- Become aware of where you feel the breath (i.e., tip of the nostrils, chest, or belly). Notice the difference between breathing in and breathing out. What parts of the body move? See if you can sense the energy and aliveness here.
Using the following prompts, reflect on your experience:
- Was it challenging to stay with the breath? Did you notice the mind wander?
- What was it like to notice the sensation of breathing? Was it shallow or deep? Short or long?
- What did it feel like to breathe in versus out?
Greet Your Experience with an Open Heart and Mind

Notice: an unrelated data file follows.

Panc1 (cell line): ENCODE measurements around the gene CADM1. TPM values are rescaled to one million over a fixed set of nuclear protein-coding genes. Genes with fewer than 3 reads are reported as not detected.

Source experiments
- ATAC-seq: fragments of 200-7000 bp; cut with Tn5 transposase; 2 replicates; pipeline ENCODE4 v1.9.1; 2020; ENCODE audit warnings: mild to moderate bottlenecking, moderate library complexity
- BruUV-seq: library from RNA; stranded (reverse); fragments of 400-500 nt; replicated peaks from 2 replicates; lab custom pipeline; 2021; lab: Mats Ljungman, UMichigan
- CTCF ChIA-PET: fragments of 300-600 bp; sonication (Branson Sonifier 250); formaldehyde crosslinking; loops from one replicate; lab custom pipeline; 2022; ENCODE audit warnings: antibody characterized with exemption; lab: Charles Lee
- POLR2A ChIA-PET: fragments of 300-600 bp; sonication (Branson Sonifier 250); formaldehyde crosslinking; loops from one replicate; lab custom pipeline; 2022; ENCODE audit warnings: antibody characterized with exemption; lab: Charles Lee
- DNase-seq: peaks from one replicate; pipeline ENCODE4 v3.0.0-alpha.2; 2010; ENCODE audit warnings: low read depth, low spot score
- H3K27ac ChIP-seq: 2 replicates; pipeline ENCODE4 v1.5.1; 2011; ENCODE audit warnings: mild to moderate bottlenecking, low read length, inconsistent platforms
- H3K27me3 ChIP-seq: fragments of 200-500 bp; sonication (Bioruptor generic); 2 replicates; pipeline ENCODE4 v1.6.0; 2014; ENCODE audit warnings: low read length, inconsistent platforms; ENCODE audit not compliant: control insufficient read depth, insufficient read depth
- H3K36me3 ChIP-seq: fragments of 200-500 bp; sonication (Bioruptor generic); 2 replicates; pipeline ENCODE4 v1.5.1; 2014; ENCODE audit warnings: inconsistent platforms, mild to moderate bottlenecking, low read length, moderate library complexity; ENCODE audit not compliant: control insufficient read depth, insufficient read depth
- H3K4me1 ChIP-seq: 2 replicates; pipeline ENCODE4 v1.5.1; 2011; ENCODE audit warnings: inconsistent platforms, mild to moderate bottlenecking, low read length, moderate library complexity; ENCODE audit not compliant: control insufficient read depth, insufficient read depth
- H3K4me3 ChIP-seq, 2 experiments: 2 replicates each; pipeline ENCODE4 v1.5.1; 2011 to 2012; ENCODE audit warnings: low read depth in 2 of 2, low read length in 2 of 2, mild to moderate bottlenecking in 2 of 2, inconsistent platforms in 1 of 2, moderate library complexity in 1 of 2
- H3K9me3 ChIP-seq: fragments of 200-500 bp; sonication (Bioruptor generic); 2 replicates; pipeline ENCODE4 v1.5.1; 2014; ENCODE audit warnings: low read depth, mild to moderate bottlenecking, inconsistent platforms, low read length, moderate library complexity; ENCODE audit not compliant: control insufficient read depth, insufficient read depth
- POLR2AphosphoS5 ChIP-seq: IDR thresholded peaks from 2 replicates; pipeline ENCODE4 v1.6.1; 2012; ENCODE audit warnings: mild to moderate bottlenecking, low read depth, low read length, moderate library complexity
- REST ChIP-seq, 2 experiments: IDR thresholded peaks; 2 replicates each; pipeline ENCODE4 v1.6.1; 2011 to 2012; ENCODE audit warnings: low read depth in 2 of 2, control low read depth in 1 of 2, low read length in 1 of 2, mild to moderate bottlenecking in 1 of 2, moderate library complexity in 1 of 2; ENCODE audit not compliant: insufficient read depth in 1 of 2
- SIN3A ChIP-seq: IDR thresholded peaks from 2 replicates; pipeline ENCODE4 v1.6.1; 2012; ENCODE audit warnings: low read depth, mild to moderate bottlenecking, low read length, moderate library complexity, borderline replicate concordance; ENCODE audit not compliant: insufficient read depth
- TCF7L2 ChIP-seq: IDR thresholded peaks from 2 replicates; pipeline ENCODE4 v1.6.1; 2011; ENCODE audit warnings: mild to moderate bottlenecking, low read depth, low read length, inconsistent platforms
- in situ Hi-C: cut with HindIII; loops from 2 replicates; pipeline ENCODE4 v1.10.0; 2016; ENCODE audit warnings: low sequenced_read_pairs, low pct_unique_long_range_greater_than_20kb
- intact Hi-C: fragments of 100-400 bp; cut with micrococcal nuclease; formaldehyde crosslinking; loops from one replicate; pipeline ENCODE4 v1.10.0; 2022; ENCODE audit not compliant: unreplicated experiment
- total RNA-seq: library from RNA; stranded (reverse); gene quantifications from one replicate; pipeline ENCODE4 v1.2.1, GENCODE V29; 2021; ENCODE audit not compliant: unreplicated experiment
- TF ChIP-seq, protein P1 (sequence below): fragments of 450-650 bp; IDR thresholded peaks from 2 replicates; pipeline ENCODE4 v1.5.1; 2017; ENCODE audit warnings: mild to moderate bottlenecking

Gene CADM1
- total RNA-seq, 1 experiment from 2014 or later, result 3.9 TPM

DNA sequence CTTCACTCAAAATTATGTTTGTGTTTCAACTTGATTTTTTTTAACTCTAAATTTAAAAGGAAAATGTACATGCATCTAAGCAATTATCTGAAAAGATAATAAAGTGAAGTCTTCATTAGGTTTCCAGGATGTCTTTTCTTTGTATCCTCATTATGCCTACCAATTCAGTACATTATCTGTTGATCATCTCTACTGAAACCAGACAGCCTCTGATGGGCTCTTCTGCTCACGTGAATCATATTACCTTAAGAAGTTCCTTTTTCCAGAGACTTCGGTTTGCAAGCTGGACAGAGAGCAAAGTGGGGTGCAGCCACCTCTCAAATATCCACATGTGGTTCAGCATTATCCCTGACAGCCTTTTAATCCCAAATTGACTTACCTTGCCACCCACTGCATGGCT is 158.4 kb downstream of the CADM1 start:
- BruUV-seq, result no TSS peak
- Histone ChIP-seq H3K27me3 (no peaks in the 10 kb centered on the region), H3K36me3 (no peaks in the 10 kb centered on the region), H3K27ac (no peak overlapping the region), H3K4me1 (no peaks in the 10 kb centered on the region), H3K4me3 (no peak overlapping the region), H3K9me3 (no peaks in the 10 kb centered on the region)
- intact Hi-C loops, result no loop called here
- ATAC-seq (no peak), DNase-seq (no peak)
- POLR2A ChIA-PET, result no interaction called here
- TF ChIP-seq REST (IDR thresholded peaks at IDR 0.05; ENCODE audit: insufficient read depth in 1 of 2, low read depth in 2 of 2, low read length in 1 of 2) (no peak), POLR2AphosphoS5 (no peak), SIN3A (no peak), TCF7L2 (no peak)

“Life is a dance. Mindfulness is witnessing that dance.” ―Amit Ray, Mindfulness: Living in the Moment – Living in the Breath
When we come into stillness, we can let go of external distractions and come into contact with the aliveness that is happening right here, right now. We begin to notice what is happening in the present moment in a nonjudgmental manner. As we do this, we connect with a quality of presence that goes way beyond the thinking mind. We come into contact with awareness—of the breath, of sensations in the body, of emotions. We notice:
- The body is filled with different sensations, such as tingling, vibrating, swirling, pulsing, feelings of pain, tension, relaxation, etc.
- The mind/mood is constantly in flux; at times it’s relaxed, bored, distracted, seeking, or racing.